Educating the mind
without educating the heart
is no education at all.
In 2017, UBC’s Faculty of Medicine released a 4-part series on Learners in Difficulty. It’s one of the best productions I’ve viewed on depicting the challenges and opportunities experienced by educators and learners in the clinical setting. I particularly like Part 3 when the preceptor seeks advice from a colleague. His colleague carefully probes him about the learner’s clinical performance deficits; she empathizes with his frustrations; and finally she attempts to guide him towards opening up a dialogue with his resident. More importantly, she repositions many of the struggles identified as opportunities to clarify assumptions; to discover the hidden potentials; and to build on the relationship through the ethical elements of care. These elements include attentiveness, responsibility, competence, and responsiveness. Learn more about the ethics of caring and medical education here.
For those interested in the rest of series, please see the links below to follow how the story evolves:
I strongly encourage you to watch. If you’ve observed or experienced something similar, take notes as to what resonates and determine your communication strengths and areas for improvement.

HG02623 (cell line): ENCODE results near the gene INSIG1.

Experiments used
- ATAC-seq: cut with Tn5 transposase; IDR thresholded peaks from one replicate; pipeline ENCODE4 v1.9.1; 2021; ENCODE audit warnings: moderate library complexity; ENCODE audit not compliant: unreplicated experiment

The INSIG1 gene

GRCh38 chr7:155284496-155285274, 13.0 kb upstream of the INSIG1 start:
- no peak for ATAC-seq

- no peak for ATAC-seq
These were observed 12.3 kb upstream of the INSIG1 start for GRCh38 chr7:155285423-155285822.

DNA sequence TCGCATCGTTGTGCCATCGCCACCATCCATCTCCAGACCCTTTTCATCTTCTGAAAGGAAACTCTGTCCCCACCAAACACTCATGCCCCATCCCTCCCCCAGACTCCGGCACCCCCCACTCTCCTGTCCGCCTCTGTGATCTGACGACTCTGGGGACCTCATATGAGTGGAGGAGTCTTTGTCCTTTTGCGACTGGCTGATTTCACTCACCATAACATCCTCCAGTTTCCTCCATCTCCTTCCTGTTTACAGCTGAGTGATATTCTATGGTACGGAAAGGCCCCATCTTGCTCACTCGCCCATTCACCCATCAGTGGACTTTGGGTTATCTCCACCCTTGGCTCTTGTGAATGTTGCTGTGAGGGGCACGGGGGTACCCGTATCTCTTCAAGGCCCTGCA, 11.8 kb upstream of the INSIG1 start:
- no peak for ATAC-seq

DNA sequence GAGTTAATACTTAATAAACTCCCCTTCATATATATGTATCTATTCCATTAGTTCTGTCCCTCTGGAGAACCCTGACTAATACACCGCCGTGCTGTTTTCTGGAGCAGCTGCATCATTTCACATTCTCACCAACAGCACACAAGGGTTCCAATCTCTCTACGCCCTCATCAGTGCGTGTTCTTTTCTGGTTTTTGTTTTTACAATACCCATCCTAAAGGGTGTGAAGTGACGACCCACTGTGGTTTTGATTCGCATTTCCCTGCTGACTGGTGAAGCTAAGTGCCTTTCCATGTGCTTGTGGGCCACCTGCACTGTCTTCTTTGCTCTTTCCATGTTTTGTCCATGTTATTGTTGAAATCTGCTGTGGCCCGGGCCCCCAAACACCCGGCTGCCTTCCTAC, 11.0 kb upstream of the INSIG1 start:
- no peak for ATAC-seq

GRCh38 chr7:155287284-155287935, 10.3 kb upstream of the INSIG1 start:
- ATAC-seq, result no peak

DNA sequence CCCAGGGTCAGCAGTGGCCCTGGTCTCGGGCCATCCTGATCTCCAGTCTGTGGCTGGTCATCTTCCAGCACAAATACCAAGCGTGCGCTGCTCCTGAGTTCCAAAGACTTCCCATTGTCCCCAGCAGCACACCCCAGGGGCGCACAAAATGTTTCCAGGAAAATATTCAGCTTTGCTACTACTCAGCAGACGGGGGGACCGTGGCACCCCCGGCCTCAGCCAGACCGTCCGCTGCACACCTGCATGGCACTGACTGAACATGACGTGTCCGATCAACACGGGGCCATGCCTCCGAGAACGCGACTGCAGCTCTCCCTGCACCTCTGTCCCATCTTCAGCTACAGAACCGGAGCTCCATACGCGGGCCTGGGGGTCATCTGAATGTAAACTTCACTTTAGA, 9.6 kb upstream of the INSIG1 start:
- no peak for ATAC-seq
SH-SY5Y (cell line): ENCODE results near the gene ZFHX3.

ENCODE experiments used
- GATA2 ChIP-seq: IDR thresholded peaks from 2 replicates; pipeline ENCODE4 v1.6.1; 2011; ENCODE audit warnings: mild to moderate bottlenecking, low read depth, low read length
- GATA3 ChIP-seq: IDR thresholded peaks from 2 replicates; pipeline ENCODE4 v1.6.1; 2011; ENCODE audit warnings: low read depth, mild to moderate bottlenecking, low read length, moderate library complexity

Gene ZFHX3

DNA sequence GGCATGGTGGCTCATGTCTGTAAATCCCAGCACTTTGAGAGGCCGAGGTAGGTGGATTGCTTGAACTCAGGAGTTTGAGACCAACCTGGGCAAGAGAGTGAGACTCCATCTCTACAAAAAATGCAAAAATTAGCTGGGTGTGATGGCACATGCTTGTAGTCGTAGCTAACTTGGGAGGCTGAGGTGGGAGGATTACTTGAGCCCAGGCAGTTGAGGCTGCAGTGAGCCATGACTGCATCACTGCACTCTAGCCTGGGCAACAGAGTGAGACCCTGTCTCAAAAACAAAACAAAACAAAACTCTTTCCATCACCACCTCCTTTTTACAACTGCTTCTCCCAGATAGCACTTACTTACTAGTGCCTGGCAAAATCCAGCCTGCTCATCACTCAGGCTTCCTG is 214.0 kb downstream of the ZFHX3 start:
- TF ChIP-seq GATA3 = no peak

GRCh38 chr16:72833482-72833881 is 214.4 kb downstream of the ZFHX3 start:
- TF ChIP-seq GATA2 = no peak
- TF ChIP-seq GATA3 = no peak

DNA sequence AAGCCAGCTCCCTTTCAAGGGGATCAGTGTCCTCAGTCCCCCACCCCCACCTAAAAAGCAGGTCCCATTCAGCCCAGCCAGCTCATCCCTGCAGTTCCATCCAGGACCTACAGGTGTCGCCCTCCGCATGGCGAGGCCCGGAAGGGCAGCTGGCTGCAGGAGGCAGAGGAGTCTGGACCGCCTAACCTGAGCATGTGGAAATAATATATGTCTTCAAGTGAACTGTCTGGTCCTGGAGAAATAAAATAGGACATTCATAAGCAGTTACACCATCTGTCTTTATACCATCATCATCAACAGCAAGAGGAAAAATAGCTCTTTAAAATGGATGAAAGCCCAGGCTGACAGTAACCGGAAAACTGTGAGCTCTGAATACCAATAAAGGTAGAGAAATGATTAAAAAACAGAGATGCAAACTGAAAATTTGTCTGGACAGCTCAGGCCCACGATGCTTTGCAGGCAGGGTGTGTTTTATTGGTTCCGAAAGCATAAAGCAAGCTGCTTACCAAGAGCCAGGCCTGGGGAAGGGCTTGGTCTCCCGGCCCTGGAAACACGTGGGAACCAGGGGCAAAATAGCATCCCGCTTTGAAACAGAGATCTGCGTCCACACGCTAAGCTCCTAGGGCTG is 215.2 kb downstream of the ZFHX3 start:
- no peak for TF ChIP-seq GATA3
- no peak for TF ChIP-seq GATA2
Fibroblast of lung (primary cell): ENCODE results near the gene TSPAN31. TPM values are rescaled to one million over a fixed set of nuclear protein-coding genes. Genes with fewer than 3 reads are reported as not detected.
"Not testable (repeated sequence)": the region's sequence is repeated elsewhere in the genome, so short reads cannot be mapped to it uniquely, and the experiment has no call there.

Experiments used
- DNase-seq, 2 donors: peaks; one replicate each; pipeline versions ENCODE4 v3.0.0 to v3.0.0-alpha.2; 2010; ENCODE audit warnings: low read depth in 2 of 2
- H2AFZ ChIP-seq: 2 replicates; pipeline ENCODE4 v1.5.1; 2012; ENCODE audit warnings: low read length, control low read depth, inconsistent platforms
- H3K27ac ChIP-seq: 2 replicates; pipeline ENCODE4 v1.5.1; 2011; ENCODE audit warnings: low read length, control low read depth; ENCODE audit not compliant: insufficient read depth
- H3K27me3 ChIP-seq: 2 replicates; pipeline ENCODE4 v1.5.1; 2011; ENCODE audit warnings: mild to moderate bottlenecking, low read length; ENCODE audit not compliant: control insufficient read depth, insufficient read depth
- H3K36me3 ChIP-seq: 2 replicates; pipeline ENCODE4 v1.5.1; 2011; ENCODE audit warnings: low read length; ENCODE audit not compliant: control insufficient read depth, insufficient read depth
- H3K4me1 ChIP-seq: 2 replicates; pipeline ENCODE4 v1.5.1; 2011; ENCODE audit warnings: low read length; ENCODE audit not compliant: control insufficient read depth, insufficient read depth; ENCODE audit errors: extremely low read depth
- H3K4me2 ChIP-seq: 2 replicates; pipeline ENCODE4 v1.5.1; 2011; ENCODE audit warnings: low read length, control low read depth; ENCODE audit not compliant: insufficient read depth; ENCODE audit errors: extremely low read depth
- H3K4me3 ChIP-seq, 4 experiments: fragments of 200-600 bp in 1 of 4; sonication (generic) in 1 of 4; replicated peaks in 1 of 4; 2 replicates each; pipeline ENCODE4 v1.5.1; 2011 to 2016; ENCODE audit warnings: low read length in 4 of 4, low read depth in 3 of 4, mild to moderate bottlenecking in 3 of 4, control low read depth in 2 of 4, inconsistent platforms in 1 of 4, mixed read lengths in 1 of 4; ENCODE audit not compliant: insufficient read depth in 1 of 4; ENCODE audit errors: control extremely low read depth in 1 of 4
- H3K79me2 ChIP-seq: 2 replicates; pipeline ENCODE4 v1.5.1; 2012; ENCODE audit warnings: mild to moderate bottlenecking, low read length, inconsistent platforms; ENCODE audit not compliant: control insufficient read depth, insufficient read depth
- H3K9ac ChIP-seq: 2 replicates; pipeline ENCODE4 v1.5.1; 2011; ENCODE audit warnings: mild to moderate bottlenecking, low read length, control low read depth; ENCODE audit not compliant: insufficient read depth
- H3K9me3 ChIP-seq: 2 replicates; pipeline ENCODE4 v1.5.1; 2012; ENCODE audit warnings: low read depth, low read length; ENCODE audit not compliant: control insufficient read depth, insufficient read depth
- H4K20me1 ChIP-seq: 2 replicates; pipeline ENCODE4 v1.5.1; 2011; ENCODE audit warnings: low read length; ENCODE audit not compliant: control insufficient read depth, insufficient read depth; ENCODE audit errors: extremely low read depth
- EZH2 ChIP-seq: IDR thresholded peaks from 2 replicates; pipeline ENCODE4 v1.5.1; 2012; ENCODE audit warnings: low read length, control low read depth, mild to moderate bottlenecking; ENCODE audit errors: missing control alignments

Update! Bill Upward, our UBC Department of Family Practice Teaching & Learning Strategist, suggested a series of handouts that help supplement the videos showcased above. They include:
- The Laval Benchmarks Scale for Family Medicine, that can help both teachers and learners get a more objective sense of whether the learner is off-track and, if so, in what core competencies;
- The Lacasse Educational Diagnosis Wheel, that helps structure a conversation with a learner to reveal all the factors that may be influencing their difficulties such as Teaching Environment Issues or Teacher Issues; and,
- The Learning Plan Template and Sample, to help structure a plan that would be most likely to help everyone involved in the situation (learner, teacher, Site Director, etc) clarify the specific areas of concern and concrete strategies to support improvement and assessment of these goals and objectives.
Thanks Bill for the additional support and resources!